On Jul 27, 2010, at 5:34 PM, Ben Laurie wrote:

> On 24/07/2010 18:55, Peter Gutmann wrote:
>> - PKI dogma doesn't even consider availability issues but expects the
>>  straightforward execution of the condition "problem -> revoke cert".  For a
>>  situation like this, particularly if the cert was used to sign 64-bit
>>  drivers, I wouldn't have revoked because the global damage caused by that is
>>  potentially much larger than the relatively small-scale damage caused by the
>>  malware.  So alongside "too big to fail" we now have "too widely-used to
>>  revoke".  Is anyone running x64 Windows with revocation checking enabled and
>>  drivers signed by the Realtek or JMicron certs?
> One way to mitigate this would be to revoke a cert on a date, and only
> reject signatures on files you received after that date.
There is, of course, the problem of knowing when a signature was stolen!  You 
can know that it was definitely stolen *by* a particular date, but never that 
it wasn't stolen earlier.  Given that it was stolen, what evidence could you 
produce that it wasn't stolen - and simply kept around for later use - at the 
moment it was created?

Beyond that, you it's often hard to know when you received a file.  Perhaps the 
actual attack was to stick it on your system and backdate it!  A forensic 
examination could look at backups, but we're talking about how to decide 
whether to accept a signature in an operational setting.  You can't, of course,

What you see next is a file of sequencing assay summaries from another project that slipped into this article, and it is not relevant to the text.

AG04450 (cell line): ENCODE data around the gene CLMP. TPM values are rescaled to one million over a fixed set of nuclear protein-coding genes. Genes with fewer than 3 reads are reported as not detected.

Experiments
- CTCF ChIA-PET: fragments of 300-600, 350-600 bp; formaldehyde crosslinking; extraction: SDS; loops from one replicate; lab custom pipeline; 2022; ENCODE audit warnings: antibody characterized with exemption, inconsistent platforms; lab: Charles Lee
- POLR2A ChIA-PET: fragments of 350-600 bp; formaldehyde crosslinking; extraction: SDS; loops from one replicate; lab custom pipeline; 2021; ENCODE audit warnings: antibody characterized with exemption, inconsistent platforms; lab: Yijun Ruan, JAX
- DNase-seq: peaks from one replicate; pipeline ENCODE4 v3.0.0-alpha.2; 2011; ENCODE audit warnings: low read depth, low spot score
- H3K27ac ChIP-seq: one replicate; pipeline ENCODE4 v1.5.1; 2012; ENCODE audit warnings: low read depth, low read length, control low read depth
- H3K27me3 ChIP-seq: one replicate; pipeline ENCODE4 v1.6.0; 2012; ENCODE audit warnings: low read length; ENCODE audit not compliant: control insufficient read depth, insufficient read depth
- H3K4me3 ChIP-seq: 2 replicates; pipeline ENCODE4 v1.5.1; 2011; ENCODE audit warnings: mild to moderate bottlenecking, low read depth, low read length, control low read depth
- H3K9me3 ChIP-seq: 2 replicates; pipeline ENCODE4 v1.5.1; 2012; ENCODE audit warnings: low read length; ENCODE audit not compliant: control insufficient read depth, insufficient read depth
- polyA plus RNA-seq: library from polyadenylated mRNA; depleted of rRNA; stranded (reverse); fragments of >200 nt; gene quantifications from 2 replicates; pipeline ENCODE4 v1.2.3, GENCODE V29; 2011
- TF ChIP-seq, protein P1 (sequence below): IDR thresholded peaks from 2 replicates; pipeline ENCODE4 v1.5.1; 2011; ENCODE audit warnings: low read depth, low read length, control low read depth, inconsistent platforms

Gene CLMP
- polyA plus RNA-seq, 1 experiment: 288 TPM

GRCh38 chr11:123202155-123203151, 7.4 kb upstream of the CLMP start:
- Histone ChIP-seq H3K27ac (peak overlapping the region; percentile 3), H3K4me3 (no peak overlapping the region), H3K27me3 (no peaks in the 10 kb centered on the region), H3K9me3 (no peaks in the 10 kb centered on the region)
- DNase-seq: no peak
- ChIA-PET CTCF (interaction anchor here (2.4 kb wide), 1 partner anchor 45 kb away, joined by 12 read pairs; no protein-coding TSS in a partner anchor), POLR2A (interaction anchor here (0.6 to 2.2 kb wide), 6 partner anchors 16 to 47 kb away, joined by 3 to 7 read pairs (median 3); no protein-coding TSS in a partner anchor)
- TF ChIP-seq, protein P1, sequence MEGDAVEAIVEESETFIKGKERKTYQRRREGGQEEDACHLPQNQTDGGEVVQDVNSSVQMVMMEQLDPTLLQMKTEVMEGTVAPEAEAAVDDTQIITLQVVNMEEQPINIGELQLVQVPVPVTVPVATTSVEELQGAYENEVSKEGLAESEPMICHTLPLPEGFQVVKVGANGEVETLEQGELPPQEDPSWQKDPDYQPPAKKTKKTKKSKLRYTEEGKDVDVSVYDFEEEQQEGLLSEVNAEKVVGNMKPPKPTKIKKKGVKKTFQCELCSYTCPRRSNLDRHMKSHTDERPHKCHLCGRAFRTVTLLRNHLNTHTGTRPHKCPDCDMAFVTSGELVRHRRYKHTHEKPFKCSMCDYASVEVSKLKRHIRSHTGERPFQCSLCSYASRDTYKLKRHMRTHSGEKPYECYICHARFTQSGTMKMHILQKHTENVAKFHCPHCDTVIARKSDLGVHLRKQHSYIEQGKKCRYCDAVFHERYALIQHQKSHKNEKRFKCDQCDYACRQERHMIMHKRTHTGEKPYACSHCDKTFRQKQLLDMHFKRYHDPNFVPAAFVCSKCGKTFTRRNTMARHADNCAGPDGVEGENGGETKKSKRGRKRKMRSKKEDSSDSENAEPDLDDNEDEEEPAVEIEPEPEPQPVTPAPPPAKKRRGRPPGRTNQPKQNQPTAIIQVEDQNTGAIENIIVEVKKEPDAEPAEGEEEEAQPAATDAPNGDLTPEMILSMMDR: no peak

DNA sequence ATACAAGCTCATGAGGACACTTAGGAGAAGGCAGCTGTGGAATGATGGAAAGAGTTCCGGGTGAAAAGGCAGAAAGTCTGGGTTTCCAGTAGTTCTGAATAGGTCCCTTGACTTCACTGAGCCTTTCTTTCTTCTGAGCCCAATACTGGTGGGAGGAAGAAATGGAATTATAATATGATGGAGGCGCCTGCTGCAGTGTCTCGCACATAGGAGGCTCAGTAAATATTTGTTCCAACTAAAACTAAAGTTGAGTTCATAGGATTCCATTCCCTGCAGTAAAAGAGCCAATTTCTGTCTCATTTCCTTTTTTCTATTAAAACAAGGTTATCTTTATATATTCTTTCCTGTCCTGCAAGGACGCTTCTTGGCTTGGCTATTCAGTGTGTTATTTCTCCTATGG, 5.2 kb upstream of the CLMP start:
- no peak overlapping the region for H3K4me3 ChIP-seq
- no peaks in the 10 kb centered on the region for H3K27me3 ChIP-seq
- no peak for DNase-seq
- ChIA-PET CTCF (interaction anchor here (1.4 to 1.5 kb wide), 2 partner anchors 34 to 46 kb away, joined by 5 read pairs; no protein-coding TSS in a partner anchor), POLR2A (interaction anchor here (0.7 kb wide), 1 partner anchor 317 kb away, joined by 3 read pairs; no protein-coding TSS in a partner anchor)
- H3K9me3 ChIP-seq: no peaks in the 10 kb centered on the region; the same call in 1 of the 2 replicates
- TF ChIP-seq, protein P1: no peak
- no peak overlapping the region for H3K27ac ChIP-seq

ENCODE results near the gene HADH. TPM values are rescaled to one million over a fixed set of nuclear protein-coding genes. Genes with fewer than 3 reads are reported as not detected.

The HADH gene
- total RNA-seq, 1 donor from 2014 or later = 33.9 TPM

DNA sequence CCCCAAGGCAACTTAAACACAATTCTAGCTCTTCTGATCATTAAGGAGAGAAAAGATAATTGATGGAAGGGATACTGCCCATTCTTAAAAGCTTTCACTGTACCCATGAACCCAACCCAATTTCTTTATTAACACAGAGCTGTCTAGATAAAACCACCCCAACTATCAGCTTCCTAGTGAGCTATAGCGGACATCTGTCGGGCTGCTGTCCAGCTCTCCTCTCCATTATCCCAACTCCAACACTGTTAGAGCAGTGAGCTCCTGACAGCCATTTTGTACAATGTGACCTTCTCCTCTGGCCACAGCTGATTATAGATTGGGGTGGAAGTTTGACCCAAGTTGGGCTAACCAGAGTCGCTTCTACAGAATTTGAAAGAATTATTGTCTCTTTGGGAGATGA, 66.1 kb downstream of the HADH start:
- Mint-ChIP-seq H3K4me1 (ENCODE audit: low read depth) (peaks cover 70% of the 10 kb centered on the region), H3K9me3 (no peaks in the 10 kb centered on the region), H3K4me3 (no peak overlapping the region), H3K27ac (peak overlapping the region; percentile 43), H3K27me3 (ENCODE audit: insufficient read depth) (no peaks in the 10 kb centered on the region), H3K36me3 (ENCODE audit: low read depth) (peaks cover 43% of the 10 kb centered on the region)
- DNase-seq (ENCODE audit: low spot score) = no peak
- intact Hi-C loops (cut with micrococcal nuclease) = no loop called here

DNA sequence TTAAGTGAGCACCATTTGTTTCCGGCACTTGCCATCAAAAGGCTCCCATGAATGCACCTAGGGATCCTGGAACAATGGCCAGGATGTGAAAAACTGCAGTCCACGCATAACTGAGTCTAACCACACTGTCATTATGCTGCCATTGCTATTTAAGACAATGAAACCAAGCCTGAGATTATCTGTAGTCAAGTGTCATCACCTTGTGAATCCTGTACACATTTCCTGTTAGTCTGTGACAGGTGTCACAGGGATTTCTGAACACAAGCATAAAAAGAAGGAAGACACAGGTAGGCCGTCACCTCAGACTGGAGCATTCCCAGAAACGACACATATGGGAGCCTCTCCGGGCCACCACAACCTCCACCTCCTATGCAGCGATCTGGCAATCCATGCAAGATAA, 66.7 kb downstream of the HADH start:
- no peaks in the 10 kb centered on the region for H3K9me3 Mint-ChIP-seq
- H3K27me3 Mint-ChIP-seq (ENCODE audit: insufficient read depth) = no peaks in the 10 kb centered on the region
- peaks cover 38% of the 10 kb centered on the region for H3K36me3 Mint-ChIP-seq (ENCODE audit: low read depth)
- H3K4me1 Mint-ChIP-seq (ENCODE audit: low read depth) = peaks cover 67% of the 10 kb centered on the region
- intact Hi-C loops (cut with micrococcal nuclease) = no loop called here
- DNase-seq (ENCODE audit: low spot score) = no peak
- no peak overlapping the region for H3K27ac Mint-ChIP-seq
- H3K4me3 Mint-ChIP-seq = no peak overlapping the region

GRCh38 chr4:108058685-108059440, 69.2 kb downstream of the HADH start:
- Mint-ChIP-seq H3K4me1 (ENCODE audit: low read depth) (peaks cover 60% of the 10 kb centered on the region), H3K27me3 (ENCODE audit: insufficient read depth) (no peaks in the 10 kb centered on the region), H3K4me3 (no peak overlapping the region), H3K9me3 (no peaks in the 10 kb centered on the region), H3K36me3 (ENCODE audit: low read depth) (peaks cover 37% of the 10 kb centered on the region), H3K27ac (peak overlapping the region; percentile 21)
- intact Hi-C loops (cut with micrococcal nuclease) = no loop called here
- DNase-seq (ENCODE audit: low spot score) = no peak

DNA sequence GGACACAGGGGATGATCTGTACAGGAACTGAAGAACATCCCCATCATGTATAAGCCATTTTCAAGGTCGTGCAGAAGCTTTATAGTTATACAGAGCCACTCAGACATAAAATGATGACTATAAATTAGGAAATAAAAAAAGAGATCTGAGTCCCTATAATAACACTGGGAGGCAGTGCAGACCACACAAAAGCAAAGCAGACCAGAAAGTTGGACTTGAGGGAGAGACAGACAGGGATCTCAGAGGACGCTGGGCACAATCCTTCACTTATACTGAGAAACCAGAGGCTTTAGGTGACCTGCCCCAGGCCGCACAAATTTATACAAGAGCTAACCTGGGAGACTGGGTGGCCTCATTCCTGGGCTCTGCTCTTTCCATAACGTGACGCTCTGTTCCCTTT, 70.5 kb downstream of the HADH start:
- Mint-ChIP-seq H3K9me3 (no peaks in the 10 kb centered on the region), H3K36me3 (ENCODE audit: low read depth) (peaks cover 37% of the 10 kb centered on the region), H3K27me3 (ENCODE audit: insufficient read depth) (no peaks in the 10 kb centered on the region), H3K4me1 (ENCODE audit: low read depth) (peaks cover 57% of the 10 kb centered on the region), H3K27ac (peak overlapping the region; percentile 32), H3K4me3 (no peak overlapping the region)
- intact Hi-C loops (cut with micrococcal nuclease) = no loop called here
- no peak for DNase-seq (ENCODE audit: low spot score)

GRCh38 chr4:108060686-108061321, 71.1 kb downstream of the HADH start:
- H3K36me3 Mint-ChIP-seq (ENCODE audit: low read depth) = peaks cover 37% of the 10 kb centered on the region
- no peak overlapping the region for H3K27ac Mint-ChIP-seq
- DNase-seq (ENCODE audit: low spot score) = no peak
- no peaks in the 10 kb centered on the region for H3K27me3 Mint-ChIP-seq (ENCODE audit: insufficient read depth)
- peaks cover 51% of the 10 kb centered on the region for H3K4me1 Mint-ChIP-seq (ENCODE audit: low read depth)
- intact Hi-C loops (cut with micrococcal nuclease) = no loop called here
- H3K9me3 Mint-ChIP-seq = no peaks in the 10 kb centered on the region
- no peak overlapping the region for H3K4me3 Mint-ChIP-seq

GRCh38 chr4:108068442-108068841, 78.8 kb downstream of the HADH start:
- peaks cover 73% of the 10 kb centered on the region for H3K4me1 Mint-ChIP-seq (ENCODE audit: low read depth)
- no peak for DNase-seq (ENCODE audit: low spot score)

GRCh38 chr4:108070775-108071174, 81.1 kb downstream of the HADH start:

rely on any dates within the file itself, as they are protected from fakery 
only by the signature that you can't trust.  You could rely on a digital 
time-stamping service ... but that just brings into sharper focus the absurdity 
that actually began the moment you needed to check an on-line CRL.  The only 
conceivable purpose for using a signature is that you can check it *offline*.  
If you assume you can connect to the network, and that you can trust what you 
get from the network - why bother with a signature?  Simply check a 
cryptographic hash of the driver against an on-line database of "known good" 

This is right in line with Lynn Wheeler's frequent mention here that the use 
case for offline verification of certs for commerce basically doesn't exist.  
It was a nice theory to develop 30 years ago, but today the rest of the 
framework assumes connectivity, and you buy nothing but additional problems by 
focusing on making just one piece work off-line.

                                                        -- Jerry

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